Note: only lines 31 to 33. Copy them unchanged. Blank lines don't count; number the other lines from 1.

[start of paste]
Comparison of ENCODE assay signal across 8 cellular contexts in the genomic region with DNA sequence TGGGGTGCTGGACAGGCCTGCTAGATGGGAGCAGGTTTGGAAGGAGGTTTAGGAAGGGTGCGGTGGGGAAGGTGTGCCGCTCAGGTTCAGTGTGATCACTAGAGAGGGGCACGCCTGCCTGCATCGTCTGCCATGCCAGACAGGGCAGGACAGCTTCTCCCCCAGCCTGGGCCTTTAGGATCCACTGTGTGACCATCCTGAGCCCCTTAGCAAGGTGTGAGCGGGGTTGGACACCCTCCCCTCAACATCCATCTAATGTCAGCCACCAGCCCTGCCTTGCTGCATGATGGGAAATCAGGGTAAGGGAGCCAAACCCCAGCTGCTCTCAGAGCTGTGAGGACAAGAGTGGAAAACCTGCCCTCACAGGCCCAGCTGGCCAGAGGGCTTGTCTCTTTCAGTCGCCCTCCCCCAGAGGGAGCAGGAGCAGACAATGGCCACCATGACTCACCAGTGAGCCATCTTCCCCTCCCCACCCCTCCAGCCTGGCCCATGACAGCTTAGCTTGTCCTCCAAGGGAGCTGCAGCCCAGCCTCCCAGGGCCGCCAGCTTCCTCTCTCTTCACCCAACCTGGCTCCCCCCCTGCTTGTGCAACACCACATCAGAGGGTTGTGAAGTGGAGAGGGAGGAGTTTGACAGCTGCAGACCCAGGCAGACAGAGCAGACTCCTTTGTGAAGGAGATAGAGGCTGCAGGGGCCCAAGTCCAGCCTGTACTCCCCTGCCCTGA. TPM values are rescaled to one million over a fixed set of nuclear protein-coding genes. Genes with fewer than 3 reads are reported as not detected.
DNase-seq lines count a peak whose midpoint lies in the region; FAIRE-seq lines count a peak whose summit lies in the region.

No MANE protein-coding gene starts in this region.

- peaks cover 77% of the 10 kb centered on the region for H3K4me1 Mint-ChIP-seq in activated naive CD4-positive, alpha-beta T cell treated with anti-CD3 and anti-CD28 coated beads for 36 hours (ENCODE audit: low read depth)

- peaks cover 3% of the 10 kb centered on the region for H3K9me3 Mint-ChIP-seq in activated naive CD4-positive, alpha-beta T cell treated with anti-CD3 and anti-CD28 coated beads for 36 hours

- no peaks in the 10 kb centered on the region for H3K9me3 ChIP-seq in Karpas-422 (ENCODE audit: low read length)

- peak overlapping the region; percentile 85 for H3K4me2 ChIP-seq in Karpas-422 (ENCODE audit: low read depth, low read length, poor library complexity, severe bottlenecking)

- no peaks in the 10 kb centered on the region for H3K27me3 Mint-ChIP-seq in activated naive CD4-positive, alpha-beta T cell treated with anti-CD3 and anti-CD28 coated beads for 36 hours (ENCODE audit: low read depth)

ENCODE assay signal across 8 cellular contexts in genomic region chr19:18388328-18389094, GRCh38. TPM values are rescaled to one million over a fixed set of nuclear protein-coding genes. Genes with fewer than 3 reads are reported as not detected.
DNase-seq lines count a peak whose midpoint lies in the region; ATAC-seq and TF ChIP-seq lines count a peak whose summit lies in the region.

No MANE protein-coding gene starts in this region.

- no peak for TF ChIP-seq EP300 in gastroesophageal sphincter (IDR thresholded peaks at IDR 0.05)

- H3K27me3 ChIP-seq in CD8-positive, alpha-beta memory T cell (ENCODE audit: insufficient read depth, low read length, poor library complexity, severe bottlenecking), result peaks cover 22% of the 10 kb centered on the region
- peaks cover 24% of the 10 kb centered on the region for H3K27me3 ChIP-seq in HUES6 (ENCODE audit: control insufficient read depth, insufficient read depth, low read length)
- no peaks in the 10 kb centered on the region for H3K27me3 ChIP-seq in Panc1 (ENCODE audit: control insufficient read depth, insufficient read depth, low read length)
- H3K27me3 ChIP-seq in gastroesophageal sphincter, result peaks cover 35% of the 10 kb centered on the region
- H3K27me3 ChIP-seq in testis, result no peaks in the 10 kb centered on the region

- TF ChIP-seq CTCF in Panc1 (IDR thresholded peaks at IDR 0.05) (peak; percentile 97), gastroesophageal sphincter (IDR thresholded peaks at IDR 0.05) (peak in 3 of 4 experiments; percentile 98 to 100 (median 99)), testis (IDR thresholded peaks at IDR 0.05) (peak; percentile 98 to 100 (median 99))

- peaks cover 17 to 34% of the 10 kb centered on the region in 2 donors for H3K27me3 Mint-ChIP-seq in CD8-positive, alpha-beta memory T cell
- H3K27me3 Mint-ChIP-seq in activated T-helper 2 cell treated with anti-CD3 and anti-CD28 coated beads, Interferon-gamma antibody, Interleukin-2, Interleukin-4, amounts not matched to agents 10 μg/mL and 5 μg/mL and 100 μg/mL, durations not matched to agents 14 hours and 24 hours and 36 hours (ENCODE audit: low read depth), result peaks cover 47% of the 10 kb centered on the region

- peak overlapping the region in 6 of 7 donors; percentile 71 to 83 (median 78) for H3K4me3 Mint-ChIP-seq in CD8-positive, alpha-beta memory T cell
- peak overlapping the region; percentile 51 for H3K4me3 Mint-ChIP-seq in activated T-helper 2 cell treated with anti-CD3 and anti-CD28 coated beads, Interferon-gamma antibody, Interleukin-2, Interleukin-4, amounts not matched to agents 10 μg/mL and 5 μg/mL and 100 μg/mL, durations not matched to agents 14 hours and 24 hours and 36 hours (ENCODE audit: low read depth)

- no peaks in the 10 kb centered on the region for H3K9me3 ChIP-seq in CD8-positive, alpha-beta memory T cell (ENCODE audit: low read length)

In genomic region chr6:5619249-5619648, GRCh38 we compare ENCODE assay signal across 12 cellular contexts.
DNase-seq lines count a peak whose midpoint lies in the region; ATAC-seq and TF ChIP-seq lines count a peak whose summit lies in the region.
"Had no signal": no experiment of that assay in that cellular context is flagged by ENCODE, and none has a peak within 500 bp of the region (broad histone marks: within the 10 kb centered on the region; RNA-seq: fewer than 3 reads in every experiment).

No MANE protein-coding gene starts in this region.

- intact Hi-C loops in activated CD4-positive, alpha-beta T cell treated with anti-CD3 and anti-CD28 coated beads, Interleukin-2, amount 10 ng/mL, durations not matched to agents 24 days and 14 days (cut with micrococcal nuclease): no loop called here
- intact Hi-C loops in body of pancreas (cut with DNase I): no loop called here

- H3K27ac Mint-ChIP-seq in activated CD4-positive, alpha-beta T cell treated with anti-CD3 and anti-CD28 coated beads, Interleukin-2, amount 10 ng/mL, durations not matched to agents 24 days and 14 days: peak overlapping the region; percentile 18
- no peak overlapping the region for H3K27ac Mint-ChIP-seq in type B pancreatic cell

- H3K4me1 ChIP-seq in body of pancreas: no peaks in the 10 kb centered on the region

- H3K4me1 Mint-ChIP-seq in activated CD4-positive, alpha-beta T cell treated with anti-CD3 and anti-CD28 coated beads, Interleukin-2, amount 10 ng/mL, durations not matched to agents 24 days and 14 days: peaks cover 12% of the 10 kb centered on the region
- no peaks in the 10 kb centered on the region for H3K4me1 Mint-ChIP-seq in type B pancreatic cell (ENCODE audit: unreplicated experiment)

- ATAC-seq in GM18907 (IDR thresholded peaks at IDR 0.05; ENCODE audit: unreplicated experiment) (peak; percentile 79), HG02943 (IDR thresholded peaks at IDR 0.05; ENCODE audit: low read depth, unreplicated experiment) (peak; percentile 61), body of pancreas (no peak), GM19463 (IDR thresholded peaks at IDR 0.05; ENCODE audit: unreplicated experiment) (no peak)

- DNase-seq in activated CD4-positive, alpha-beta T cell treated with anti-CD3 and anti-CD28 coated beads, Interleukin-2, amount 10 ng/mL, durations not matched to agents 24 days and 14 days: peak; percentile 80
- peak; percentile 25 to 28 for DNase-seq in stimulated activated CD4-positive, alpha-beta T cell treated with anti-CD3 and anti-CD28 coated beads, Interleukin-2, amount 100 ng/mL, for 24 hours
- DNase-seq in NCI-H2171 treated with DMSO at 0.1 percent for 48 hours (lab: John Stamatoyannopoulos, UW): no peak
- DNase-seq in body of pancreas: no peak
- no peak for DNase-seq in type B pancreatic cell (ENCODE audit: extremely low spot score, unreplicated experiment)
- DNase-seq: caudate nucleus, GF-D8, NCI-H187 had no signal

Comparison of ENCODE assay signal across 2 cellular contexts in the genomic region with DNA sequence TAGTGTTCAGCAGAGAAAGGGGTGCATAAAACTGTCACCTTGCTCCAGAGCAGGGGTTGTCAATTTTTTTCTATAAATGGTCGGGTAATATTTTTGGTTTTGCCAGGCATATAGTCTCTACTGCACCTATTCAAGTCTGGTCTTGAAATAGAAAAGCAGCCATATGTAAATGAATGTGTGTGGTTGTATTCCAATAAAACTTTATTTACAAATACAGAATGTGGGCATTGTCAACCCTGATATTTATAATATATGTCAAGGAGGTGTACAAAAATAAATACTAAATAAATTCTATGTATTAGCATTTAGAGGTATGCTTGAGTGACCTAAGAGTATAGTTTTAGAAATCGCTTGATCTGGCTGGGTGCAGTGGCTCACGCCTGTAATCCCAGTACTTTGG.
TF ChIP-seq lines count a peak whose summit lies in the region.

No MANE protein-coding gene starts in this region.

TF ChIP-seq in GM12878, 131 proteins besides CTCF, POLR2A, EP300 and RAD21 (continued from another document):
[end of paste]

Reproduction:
- no peak overlapping the region for H3K27ac Mint-ChIP-seq in type B pancreatic cell

- H3K4me1 ChIP-seq in body of pancreas: no peaks in the 10 kb centered on the region

- H3K4me1 Mint-ChIP-seq in activated CD4-positive, alpha-beta T cell treated with anti-CD3 and anti-CD28 coated beads, Interleukin-2, amount 10 ng/mL, durations not matched to agents 24 days and 14 days: peaks cover 12% of the 10 kb centered on the region